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Why Does My Cat Purr When They’re Asleep? Vet-Reviewed Feline Behavior

Written by: Chelsea Mortensen

Last Updated on July 4, 2024 by Catster Editorial Team

gray and white cat sleeping on a wood

Why Does My Cat Purr When They’re Asleep? Vet-Reviewed Feline Behavior

VET APPROVED

Dr. Maja Platisa Photo

REVIEWED & FACT-CHECKED BY

Dr. Maja Platisa

DVM MRCVS (Veterinarian)

The information is current and up-to-date in accordance with the latest veterinarian research.

Learn more »

Is there anything sweeter than seeing a cat curled up in a cozy nook, purring in their sleep? We can’t think of much that beats it. But if you’ve ever wondered why cats purr in their sleep—and if they’re really as happy as they seem—we’re here to reassure you. Cats who purr in their sleep are usually relaxed and content and are generally snoozing or napping. If you want to learn more about why and how cats purr—and other reasons they might purr while dozing off to sleep—keep reading!

divider-catclaw1 Purring and Relaxation

What even is purring? When cats purr, they do it continuously, whether they’re breathing in or out. That’s because purring is caused by a vibrating larynx or voice box. The muscles that make up the larynx expand and contract very quickly, creating a constant hum that varies from cat to cat.1 Although we don’t know all the reasons why cats purr, we know that it is good for them. It is also really good for us—the sound of a cat purring can induce relaxation and have a positive impact on our body and mind.

Scientists now believe that purring, like meowing and hissing, is a passive phenomenon that plays out automatically after cats’ brains provide the initial signal to purr, but it can also occur independently of the brain, without its input.2 This usually happens when the cat is relaxed and content. That’s true when they’re preparing for sleep, too, or if they get woken up by their human from a snooze! Your cat likes to sleep in places where they feel safe and relaxed. This might be a cozy nook or right next to a trusted human like you. Settling down to rest somewhere relaxing sometimes triggers the purring, even if your cat is drowsy and not entirely aware of their own purring.

Grey shorthair cat sleeping on sofa
Image Credit: AC Manley, Shutterstock

How Is Purring Related to Sleep

Although cats usually purr for happy reasons, that’s not always true. Cats can also have paradoxical purrs during times of stress, pain, fear, or sickness. These purrs might be a way to help your cat calm down or soothe themselves. There’s also evidence that purring can actually help your cat heal from some injuries. This means that if you see your cat purring as they’re trying to snooze, combined with other signs of stress, pain or illness, everything might not be perfect. Although purring because of injury or anxiety is less common, it’s still worth knowing about. If there is any doubt about your cat’s health, and they don’t seem quite right, it’s important to get them checked by your vet as soon as possible.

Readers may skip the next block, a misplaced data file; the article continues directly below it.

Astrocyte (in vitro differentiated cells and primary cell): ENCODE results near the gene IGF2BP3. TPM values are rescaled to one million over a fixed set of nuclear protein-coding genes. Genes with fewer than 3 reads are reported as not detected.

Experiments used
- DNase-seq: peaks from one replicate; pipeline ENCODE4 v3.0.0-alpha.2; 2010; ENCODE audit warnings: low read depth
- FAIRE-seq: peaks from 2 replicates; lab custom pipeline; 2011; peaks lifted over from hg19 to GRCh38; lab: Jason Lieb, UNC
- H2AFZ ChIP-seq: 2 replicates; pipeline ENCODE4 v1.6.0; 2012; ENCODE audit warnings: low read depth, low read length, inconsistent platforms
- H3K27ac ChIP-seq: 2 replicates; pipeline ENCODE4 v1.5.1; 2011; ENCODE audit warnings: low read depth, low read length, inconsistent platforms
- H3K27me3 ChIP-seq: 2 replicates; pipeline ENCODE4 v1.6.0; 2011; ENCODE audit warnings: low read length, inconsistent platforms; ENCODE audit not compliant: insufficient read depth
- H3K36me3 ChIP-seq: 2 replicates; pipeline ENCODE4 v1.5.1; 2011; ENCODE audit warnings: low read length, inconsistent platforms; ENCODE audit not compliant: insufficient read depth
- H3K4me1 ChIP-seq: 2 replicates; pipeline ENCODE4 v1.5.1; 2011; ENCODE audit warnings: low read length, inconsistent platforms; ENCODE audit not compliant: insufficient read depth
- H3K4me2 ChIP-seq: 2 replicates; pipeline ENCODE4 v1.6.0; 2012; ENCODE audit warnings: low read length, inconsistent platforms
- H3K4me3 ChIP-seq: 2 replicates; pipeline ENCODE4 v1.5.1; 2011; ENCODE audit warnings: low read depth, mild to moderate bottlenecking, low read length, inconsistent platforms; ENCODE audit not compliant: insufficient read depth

Another reason for purring may be dozing off into the first stage of non-REM or light slow-wave sleep. At this stage cats can still be easily woken up and they are aware of their surroundings. Afterwards they enter deep slow-wave sleep, where they are less responsive to outside stimulus, followed by REM, which does not occur in every stage. During the Rapid Eye Movement (or REM) stage of sleep, cats experience vivid dreams, just like we do. You might see your cat make small movements or twitches, of their face, paws or tail.

Other Reasons for Purring

Although cats usually purr for happy reasons, that’s not always true. Cats can also have paradoxical purrs during times of stress, pain, fear, or sickness. These purrs might be a way to help your cat calm down or soothe themselves. There’s also evidence that purring can actually help your cat heal from some injuries. This means that if you see your cat purring as they’re trying to snooze, combined with other signs of stress, pain or illness, everything might not be perfect. Although purring because of injury or anxiety is less common, it’s still worth knowing about. If there is any doubt about your cat’s health, and they don’t seem quite right, it’s important to get them checked by your vet as soon as possible.

Purring vs Snoring

Finally, if your cat’s light sleep purrs sound different from their waking purrs, your cat might actually be snoring. This usually happens when your cat is sleeping deeply and is more common in cats with allergies, flat faces, or overweight cats. If your cat has always snored, it’s likely not a big deal. But if you notice that your cat has suddenly started, it might be a sign of asthma, allergies, or other respiratory issues. Look out for other signs of illness in case a vet visit is needed.

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Last Thoughts

As you can see, snoozing and purring can go hand in hand. There are a few reasons why your cat might purr, such as when they are preparing for sleep and rest. Cats can also purr because they are scared, in pain or injured, but that is not as often as when they are relaxed. Your kitty is probably feeling happy and content, whether they are resting or dozing. Feel free to sit back and enjoy the soft, musical sound.


Featured Image Credit: ANURAK PONGPATIMET, Shutterstock

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